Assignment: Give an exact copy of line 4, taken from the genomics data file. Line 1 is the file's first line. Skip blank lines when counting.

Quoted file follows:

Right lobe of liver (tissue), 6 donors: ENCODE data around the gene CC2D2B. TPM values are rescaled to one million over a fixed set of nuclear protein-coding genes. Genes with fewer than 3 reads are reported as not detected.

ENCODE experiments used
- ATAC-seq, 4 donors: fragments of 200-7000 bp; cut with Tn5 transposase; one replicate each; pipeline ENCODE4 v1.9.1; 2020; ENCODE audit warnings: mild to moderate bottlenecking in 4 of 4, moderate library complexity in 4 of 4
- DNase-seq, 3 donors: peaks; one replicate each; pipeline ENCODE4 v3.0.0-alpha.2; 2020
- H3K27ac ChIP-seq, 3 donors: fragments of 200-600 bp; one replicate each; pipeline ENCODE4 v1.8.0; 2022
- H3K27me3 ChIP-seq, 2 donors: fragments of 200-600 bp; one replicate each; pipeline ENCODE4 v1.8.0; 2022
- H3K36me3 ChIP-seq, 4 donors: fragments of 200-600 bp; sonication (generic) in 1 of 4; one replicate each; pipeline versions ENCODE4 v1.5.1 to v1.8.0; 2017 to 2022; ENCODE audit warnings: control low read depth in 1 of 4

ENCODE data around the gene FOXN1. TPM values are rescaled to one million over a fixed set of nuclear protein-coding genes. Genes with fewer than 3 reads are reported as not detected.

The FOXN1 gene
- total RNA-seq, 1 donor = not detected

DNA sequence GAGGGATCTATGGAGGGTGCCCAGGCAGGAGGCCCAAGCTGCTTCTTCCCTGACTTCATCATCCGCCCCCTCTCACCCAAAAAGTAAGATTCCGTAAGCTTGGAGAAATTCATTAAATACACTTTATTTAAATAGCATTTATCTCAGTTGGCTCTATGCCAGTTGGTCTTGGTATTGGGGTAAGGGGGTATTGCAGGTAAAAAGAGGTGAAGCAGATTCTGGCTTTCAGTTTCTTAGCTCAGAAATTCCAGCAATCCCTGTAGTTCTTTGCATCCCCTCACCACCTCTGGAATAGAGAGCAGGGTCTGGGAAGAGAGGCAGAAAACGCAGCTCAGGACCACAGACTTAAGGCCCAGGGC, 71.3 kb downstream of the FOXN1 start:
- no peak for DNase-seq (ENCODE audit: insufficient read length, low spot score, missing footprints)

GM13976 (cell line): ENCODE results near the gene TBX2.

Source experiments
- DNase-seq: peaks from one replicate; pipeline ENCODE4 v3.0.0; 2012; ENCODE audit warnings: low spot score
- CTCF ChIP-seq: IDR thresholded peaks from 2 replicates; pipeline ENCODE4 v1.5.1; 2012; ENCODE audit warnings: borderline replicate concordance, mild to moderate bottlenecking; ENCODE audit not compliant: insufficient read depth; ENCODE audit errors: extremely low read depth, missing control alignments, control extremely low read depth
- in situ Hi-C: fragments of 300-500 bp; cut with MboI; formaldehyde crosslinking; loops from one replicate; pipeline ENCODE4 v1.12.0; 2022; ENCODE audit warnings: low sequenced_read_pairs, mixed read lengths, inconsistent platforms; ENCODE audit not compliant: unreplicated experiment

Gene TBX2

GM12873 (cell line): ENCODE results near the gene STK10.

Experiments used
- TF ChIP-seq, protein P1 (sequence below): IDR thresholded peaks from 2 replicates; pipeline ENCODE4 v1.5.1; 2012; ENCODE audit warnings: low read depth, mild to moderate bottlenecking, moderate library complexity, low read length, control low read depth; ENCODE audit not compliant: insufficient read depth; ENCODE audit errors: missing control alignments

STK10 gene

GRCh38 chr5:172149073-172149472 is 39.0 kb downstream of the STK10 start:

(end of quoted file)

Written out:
- DNase-seq, 3 donors: peaks; one replicate each; pipeline ENCODE4 v3.0.0-alpha.2; 2020